Pegasus fallout: Israeli panel set to review NSO
- Their phone numbers were among some 50,000 potential surveillance targets on a list leaked to rights group Amnesty International and Paris-based Forbidden Stories.
Israel has set up a commission to review allegations that NSO Group’s controversial Pegasus phone surveillance software was misused, the head of the parliament’s foreign affairs and defence committee said on Thursday.
“The defence establishment appointed a review commission made up of a number of groups,” lawmaker Ram Ben Barak told Army Radio. “When they finish their review, we’ll demand to see the results and assess whether we need to make corrections,” the former deputy head of Mossad spy agency added.
Pegasus has been implicated in possible mass surveillance of journalists, human rights defenders and 14 heads of state.
Their phone numbers were among some 50,000 potential surveillance targets on a list leaked to rights group Amnesty International and Paris-based Forbidden Stories.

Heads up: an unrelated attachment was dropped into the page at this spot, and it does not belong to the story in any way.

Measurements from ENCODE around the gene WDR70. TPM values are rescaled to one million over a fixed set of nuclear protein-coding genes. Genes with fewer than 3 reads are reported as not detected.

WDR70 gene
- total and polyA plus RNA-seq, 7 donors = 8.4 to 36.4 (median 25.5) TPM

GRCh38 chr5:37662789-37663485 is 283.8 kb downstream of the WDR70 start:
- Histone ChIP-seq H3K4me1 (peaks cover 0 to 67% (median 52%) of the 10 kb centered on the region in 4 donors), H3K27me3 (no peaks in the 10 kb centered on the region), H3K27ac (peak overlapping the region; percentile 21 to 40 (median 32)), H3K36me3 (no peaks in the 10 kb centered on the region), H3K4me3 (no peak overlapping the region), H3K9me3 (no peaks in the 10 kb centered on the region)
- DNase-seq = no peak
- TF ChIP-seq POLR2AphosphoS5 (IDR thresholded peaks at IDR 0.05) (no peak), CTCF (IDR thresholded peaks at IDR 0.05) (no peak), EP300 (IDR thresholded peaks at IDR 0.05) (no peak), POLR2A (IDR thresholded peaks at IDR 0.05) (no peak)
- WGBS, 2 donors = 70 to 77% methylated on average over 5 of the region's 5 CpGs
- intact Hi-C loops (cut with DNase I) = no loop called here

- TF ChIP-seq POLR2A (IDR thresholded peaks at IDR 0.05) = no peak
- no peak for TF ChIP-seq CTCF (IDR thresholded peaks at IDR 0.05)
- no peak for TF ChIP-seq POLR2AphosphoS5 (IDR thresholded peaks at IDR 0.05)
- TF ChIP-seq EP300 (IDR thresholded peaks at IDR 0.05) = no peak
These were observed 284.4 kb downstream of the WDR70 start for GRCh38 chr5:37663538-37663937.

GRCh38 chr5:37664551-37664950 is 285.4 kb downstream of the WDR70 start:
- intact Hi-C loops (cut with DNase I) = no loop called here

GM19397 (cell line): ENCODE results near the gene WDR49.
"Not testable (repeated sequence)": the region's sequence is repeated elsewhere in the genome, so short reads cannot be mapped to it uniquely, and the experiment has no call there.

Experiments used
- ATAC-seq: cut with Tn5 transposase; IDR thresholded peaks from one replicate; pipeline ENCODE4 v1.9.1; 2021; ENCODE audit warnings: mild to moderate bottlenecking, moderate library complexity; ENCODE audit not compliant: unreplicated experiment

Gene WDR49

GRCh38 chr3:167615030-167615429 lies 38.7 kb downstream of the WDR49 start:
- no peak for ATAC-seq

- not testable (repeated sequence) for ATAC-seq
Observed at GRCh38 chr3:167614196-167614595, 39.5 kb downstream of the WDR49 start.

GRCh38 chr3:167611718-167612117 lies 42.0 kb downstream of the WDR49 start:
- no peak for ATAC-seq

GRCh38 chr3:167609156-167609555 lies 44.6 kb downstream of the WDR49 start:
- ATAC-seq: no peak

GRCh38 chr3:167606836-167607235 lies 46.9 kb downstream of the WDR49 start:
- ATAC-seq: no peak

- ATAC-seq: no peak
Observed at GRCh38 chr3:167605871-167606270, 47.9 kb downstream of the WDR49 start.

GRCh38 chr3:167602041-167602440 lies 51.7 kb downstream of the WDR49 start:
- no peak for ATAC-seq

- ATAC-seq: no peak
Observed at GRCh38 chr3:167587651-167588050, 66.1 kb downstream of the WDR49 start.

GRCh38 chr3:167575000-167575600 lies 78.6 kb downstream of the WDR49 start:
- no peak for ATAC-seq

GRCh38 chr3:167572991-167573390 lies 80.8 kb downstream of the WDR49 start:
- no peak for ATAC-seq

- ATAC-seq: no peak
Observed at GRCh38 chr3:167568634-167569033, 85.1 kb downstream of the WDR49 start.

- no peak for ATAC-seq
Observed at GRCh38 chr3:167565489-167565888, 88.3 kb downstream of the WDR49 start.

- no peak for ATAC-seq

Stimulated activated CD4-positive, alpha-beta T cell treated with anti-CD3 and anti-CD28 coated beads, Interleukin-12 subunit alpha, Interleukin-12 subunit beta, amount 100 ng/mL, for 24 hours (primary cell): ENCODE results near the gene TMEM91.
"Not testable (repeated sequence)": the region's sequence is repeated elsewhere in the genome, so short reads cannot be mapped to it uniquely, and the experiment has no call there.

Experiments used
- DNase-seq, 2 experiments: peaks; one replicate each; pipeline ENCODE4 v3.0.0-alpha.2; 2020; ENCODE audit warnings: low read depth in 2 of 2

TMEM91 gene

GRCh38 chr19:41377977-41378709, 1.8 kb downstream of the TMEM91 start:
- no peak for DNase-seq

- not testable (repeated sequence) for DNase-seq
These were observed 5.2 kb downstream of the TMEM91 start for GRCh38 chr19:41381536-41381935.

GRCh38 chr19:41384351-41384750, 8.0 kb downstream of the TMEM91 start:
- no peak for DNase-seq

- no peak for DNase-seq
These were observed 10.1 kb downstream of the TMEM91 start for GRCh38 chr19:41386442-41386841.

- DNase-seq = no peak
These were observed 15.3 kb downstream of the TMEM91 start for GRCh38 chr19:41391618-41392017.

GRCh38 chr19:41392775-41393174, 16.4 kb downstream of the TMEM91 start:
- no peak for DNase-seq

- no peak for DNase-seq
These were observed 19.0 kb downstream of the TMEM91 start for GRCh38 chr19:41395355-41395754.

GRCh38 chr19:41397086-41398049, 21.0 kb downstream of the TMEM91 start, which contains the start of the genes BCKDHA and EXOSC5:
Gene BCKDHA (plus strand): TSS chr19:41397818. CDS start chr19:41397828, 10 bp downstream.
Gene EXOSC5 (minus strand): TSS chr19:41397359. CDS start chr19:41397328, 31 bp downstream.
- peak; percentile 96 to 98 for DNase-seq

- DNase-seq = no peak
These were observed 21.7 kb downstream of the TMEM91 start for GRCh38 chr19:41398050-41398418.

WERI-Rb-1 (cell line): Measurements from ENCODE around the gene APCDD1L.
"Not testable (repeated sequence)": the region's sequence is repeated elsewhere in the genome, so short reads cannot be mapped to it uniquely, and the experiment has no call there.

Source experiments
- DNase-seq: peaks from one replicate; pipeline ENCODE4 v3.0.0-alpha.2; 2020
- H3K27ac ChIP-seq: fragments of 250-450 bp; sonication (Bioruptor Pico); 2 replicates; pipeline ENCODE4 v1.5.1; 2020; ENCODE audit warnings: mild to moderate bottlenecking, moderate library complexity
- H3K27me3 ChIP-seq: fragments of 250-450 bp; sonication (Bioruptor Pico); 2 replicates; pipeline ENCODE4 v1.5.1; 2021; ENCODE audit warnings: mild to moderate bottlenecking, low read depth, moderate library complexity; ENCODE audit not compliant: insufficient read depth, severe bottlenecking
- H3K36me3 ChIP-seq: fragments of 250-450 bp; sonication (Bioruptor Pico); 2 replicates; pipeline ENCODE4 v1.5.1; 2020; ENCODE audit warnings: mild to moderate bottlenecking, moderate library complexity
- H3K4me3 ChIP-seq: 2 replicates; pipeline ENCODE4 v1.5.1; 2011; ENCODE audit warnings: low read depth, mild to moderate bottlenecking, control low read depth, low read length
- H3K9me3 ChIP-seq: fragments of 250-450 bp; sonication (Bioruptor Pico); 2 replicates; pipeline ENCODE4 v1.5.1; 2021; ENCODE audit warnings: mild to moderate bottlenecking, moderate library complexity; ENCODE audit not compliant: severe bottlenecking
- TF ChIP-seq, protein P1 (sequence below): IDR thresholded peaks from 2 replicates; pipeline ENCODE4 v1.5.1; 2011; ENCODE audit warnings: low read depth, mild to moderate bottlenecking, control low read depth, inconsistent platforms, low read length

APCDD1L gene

NSO has said the leak is “not a list of targets or potential targets of Pegasus”. NSO chief executive Shalev Hulio told Army Radio on Thursday that he would “be very pleased if there were an investigation, so that we’d be able to clear our name”. He also alleged there was an effort “to smear all the Israeli cyber industry”.
NSO has said it exports to 45 countries, with approval from the Israeli government. Hulio said the company could not disclose the details of its contracts due to “issues of confidentiality”, but said he would offer full transparency to any government seeking more details.
Macron holds emergency meeting on cybersecurity
French President Emmanuel Macron held an emergency cybersecurity meeting on Thursday to weigh possible government action after reports that his cellphone and those of government ministers may have been targeted by spyware.
Morocco files libel suit against Amnesty, NGO
Morocco has filed defamation claims against Amnesty International and a French NGO who claim its intelligence services used the Pegasus mobile phone spyware against dozens of French journalists, lawyers for the government said. Paris prosecutors opened their own inquiry this week into the claims by Amnesty and the non-profit Forbidden Stories.